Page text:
Maybe not about a lot, but 30 years ago in a speech introducing the new Macintosh, it was clear that the late Apple co-founder thought the personal-computer race came down to his company and IBM. Both had revenues of more than a billion dollars in 1983, he said, while all the other computing firms had losses totaling more than that.
Set in 1983, the new AMC series "Halt and Catch Fire," beginning Sunday, tells a different story. Starring
"This show is about a moment in our history that is completely unexplored," says Pace. "I didn't know how significant this turning point was."
He's not alone. Few people know much about the Wild West of the 1980s PC revolution. In "Halt and Catch Fire," he plays former IBM executive
What IBM did was take easily available parts to build a PC, except for the BIOS chip -- the software that ran the operating system. That they owned. The loophole was that anybody who figured out what was on that chip could then find someone else to separately re-create it.
"This is a gray area in the law that a lot of people exploited," says
"There were no rules. People were literally ripping each other off back then," adds the series' other creator,
"At the time it may not have seemed sexy, but it certainly changed our lives," says Rogers. "People didn't know how important it was when it was happening."
Not sexy, maybe, but not without sex, which happens between Joe and a punk-rock-computer genius named
Cantwell, whose father moved the family to
There have already been comparisons between Pace's
At 34, Pace -- like Rogers and Cantwell -- is from the last generation who remembers life at home without a computer. The
Appropriately, Cantwell and Rogers first connected with Pace on the Internet over
Pace notes that his "generation is synced up to the evolution of technology," which has grown exponentially in his lifetime. He remembers playing video games and doing high school papers on a PC. Then digital cameras and cellphones came along.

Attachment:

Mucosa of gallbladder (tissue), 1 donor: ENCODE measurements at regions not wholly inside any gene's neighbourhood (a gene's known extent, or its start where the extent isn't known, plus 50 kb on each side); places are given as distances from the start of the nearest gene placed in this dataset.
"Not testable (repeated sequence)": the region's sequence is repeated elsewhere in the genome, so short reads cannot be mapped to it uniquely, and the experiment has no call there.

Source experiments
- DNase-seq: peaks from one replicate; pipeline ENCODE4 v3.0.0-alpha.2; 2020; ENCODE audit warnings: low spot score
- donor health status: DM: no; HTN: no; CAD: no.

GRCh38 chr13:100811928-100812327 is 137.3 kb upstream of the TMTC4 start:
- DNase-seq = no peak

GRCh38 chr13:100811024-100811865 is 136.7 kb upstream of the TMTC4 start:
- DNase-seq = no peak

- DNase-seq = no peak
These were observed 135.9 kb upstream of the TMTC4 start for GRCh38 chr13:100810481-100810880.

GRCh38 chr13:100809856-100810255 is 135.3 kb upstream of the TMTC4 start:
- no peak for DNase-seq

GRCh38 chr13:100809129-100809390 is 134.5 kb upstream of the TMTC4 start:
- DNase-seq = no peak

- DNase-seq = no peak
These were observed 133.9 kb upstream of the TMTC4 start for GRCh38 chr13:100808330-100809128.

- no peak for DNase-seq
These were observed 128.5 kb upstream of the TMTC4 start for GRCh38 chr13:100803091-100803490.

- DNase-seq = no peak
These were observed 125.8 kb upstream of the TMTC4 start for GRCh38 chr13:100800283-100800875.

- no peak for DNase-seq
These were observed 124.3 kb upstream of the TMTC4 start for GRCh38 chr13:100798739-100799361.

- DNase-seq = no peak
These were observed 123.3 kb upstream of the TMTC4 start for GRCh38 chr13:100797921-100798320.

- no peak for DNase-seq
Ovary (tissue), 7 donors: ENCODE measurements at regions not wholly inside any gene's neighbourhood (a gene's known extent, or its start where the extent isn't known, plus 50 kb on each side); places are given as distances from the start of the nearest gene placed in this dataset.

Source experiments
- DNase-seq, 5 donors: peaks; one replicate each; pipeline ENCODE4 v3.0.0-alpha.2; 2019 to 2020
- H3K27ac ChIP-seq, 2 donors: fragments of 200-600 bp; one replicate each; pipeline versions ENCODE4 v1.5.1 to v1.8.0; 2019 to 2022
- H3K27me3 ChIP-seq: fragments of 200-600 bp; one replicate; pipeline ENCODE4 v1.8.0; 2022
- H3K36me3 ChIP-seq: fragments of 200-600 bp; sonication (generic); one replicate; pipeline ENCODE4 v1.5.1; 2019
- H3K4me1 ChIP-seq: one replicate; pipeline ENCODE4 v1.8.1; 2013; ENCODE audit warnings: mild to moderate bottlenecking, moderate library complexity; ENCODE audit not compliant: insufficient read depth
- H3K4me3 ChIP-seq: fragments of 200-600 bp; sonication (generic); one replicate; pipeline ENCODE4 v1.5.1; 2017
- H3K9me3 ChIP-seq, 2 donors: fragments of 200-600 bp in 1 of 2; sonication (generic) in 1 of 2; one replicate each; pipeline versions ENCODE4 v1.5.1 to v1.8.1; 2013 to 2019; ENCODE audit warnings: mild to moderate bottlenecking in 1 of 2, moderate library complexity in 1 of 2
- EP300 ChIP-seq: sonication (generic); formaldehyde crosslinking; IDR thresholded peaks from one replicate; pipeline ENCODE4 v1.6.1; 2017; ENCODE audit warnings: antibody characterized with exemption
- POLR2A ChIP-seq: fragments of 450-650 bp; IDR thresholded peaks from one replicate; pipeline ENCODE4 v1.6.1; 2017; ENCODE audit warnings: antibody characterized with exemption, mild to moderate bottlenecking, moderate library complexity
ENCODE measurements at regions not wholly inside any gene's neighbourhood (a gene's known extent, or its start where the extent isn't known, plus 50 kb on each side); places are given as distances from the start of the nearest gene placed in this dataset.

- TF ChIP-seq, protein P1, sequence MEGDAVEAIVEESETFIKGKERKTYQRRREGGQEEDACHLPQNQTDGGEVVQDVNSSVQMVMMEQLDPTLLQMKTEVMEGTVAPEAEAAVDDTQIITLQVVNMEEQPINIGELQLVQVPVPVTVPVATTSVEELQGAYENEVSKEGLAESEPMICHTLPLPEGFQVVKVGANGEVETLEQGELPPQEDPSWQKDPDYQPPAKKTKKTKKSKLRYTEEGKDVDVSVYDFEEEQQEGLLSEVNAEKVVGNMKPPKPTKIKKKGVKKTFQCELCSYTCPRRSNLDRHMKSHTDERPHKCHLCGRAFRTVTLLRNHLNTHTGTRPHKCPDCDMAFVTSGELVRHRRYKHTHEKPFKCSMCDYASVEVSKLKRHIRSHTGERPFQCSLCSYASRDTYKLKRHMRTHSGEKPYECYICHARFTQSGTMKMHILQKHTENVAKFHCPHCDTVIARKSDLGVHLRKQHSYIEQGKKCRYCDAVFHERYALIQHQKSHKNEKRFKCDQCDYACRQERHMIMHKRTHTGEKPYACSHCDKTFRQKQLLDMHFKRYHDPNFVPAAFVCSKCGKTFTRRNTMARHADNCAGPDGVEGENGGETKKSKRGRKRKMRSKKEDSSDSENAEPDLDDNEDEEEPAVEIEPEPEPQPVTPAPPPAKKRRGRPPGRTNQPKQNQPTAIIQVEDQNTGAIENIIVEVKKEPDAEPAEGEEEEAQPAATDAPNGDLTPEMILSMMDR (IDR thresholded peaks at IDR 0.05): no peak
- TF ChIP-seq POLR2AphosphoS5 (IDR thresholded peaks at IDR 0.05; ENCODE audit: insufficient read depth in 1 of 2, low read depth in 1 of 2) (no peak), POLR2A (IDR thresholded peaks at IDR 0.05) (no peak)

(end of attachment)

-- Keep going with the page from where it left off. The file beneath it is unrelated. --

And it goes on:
"Now, younger people have no idea what it's like to be without the ubiquity of technology," says Cantwell, who says that in the few years they were working on the show, people have moved from
Rogers and Cantwell recently screened the first episode of "Halt and Catch Fire" for a startup tech company in
The term "halt and catch fire" (HCF) was "an early computer command that sent the machine into a race condition... and control of the computer could not be regained."
Rogers and Cantwell see that as a metaphor for those who were involved in the PC computer race back then.
Today, both the specs and the price for a 1984 PC would seem ludicrous. An IBM XT went for between
"In our show we're looking at the watershed moment of how we got here," says Rogers. "By looking back you realize there is no going back. There is no turning it off. The switch is permanently stuck in the 'on' position."
So far, the techies who have seen "Halt and Catch Fire" have been positive about it, both today's and those who were part of the era. In fact, Apple's other co-founder,
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